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The new and improved Edit Mode is a welcome addition. Players are now free to create their own Officers, Soldiers (the fodder you usually cut down mercilessly), warhorses, and banners. Bringing this all together is the Unit: a collection of ten custom Officers with their own banner, warhorses, and soldiers. Me and a friend had a lot of fun creating our own Unit, complete with the devil and a whole host of other characters :-

 

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Anything that you create in Edit Mode can be brought into the Empire campaign. Once I became my own ruler, I could set my troops to be custom soldiers which, for me, was always going to an army of midgets.

 

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I tried to play the whole game with a friend but unfortunately only large scale invasions and defend battles allow you to play couch coop. Raids and quests must be undertaken alone. I have to point out that it looks like you are able to play online for any battle but I was unable to test this, having played the game prior to release. You can also play all the Free Mode battles couch coop.

 

Unfortunately, the coop mode still isn’t very optimised. It follows the tradition of limiting the number of enemies on screen but this doesn’t detract from the fun of cutting down hordes of soldiers with a buddy. Why we still have two identical maps and soldier moral bars cluttering the screen is beyond me. The coop interface could do with some refining tweaks.

 

In addition to Empire Mode, players can experience an advanced version of Free Mode that allows them to play Invasions, Defensive Battles, Event Battles, and Quests once completed in the main campaign. This mode is more detailed than previous Free Modes and allows tweaking of allied and enemy levels, the overall difficulty, and the placement of up to 16 officers per force.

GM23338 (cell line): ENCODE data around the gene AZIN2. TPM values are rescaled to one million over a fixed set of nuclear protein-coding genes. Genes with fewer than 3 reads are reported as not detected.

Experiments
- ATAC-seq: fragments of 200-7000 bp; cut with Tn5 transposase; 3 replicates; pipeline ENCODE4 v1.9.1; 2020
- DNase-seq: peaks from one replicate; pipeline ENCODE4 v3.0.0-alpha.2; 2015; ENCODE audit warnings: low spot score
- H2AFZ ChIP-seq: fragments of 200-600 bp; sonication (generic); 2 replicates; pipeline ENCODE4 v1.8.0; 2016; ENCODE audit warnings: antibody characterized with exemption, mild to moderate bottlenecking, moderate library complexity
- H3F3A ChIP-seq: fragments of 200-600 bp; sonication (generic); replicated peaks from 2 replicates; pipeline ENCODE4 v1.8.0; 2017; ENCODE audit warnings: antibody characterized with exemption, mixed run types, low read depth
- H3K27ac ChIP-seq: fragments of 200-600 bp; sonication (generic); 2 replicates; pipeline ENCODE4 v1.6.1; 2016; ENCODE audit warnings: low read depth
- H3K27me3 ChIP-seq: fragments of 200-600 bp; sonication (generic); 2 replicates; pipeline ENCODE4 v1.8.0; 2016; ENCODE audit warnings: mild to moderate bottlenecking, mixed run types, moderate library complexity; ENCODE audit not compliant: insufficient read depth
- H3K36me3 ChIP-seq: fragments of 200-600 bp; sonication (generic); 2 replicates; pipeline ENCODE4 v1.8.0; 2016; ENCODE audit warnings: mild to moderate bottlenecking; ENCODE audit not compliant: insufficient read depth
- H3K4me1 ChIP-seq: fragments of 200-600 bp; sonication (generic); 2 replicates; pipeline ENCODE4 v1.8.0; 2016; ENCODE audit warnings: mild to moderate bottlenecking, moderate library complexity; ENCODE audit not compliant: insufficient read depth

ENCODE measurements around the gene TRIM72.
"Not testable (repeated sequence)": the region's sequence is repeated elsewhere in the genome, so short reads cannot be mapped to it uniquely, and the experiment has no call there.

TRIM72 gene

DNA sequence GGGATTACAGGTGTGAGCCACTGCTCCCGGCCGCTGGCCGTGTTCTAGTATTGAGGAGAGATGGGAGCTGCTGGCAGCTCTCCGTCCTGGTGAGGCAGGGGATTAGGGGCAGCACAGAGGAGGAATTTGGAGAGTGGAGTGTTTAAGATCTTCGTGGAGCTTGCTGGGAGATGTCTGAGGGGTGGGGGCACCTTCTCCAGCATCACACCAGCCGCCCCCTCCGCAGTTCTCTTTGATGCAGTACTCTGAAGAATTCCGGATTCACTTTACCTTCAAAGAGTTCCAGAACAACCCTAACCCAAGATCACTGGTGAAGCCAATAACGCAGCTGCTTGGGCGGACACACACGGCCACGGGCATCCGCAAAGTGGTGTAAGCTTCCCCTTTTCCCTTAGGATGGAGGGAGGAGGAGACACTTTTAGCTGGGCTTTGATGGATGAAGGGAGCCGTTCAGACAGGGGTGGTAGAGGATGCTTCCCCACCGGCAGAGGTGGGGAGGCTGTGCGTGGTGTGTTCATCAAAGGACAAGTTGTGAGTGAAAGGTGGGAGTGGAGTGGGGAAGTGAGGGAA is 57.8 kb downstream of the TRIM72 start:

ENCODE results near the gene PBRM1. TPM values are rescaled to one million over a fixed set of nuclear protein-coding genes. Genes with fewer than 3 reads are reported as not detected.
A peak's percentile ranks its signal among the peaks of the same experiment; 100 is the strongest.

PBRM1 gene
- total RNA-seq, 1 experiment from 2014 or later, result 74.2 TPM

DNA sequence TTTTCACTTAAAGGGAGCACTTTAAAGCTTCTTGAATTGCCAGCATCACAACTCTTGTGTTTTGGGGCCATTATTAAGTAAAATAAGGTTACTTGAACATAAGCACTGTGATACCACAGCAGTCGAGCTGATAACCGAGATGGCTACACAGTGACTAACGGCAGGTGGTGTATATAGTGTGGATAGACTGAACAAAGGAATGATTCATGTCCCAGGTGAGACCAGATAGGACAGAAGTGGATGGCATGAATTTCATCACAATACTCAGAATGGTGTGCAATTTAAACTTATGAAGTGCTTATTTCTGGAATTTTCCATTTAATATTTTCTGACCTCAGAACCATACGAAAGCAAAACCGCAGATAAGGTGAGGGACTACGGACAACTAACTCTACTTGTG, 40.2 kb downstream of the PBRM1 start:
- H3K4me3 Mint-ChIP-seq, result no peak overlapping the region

I’ll be blunt: the graphics aren’t great. Even playing the PlayStation 4 version it never reaches the level of presentation that made me say ‘Wow, this is next gen!’ but I suppose this is because it looks to be using the Dynasty Warriors 8 models instead of the polished Samurai Warriors 4 ones.

 

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And guess what? It really doesn’t matter. There are a ton of soldiers present on the battlefields and the battles are generally large scale. I would rather take this over dumbed-down battles with fewer soldiers.

 

The signature Gallery and Encyclopedia modes are also present. Interestingly, the Gallery features ‘Your Timeline’, which documents your custom officers changes in their Way of Life after playing an Empire Mode campaign.

 

In summary, Dynasty Warriors 8 Empires is a great addition to the Warriors franchise, and takes all of the best features from Dynasty Warriors 8 and packages them into a unique campaign mode featuring subterfuge, betrayal, and love affairs, in which the player is in control of the narrative direction. While a daunting first step into the Warriors series for newcomers, it is inevitably a great title featuring old-school coop which is sure to delight newbies and long-standing fans alike.

 

If you’ve made it all the way to the end: well done. Consider promoting yourself from Ordinary Man to Raging Commander. Below is your certificate.

 

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The game comes out on Friday, but you can still pre-order the game from our online store right here!